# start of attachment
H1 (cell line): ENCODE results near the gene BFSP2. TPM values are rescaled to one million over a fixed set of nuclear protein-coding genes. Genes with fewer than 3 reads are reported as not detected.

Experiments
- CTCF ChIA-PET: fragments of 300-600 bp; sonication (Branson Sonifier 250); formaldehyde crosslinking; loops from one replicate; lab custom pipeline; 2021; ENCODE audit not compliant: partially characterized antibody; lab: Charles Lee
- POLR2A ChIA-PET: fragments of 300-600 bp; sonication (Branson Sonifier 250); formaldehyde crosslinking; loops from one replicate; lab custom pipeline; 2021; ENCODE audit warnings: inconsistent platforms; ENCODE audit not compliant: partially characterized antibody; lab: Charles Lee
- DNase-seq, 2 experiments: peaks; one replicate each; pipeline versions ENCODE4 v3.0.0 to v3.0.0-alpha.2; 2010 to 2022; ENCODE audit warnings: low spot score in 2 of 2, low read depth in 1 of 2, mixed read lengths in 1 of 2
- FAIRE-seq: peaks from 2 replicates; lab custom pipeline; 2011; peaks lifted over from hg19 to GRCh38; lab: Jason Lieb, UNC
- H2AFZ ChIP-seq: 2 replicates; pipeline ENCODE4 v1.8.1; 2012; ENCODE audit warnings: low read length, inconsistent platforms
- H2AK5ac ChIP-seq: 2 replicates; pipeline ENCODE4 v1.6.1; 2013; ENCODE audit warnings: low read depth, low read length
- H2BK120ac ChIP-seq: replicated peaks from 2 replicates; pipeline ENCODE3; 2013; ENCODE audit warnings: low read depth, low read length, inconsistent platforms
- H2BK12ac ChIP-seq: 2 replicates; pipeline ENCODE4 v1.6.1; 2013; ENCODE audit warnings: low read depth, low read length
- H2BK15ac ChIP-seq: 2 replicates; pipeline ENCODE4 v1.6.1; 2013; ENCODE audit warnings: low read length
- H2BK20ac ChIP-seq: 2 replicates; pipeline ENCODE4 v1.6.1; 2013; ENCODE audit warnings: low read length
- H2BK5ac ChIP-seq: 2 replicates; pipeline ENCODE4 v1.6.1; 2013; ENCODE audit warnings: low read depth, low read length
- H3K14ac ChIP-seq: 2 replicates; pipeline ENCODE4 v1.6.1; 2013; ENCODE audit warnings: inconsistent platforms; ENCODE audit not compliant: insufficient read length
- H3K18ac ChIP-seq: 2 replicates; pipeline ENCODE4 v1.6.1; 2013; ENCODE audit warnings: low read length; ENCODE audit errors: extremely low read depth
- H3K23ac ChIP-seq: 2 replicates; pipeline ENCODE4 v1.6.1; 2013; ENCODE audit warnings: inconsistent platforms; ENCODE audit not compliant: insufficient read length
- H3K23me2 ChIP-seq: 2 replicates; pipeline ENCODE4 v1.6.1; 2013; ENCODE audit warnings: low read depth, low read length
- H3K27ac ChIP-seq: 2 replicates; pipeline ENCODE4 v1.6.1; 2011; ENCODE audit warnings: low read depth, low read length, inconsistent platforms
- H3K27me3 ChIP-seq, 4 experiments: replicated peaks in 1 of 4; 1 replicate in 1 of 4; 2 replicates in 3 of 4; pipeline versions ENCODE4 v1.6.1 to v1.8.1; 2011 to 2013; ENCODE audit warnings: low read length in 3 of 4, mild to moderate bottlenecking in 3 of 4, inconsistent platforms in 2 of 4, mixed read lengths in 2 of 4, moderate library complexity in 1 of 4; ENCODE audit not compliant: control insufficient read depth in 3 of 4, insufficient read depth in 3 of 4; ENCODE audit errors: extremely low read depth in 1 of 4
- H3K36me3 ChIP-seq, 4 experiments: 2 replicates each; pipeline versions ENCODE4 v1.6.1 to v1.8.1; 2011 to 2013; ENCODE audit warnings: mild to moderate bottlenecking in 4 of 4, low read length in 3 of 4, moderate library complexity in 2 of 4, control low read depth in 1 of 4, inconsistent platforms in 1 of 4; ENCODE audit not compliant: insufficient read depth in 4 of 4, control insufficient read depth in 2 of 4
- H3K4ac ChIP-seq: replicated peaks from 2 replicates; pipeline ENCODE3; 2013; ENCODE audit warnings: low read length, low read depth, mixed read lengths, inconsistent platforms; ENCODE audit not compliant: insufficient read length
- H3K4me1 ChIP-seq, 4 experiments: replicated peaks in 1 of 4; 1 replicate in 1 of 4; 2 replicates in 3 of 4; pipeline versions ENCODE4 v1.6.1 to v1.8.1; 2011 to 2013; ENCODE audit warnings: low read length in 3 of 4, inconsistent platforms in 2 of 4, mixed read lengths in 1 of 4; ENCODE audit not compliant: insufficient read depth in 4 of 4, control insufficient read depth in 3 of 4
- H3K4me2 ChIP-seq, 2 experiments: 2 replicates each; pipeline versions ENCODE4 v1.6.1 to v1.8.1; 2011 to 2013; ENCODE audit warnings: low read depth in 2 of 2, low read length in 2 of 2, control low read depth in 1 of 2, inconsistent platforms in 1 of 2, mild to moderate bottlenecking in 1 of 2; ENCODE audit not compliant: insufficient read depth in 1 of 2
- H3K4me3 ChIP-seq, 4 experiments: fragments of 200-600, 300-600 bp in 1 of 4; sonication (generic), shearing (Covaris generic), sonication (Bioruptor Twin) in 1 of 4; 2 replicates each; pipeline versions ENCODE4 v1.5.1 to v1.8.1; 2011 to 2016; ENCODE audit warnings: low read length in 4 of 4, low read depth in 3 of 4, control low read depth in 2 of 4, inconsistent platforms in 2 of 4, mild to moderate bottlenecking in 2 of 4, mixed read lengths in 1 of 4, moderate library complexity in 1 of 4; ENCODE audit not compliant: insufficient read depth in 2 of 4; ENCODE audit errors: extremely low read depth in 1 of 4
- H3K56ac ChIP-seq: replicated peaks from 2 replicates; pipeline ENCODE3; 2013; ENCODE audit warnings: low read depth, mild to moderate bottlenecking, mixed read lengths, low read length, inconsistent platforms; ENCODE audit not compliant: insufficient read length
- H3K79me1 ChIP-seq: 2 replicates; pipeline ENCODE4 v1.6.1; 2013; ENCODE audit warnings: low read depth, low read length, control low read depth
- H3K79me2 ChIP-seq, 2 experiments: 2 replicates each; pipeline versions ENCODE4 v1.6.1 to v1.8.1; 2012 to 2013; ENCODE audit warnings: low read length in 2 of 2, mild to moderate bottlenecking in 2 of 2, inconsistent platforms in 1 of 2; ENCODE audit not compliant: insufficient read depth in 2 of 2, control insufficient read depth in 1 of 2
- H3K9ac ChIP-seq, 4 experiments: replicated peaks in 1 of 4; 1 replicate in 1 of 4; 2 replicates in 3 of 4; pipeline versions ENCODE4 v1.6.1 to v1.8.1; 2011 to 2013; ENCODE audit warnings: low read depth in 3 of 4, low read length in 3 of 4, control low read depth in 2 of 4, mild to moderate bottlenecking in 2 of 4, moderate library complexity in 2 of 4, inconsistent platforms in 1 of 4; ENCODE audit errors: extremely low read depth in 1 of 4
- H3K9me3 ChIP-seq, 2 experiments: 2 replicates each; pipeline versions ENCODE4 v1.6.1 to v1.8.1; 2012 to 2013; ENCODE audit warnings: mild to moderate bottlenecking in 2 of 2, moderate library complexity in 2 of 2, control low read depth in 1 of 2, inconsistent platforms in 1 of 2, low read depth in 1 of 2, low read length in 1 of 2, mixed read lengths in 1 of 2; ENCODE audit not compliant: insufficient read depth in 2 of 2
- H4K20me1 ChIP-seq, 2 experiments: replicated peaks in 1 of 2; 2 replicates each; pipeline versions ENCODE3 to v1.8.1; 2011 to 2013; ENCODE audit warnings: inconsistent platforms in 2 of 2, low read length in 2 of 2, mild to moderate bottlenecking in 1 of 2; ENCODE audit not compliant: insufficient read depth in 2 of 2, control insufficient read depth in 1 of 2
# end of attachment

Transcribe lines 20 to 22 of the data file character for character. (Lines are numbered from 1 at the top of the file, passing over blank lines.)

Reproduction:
- H3K36me3 ChIP-seq, 4 experiments: 2 replicates each; pipeline versions ENCODE4 v1.6.1 to v1.8.1; 2011 to 2013; ENCODE audit warnings: mild to moderate bottlenecking in 4 of 4, low read length in 3 of 4, moderate library complexity in 2 of 4, control low read depth in 1 of 4, inconsistent platforms in 1 of 4; ENCODE audit not compliant: insufficient read depth in 4 of 4, control insufficient read depth in 2 of 4
- H3K4ac ChIP-seq: replicated peaks from 2 replicates; pipeline ENCODE3; 2013; ENCODE audit warnings: low read length, low read depth, mixed read lengths, inconsistent platforms; ENCODE audit not compliant: insufficient read length
- H3K4me1 ChIP-seq, 4 experiments: replicated peaks in 1 of 4; 1 replicate in 1 of 4; 2 replicates in 3 of 4; pipeline versions ENCODE4 v1.6.1 to v1.8.1; 2011 to 2013; ENCODE audit warnings: low read length in 3 of 4, inconsistent platforms in 2 of 4, mixed read lengths in 1 of 4; ENCODE audit not compliant: insufficient read depth in 4 of 4, control insufficient read depth in 3 of 4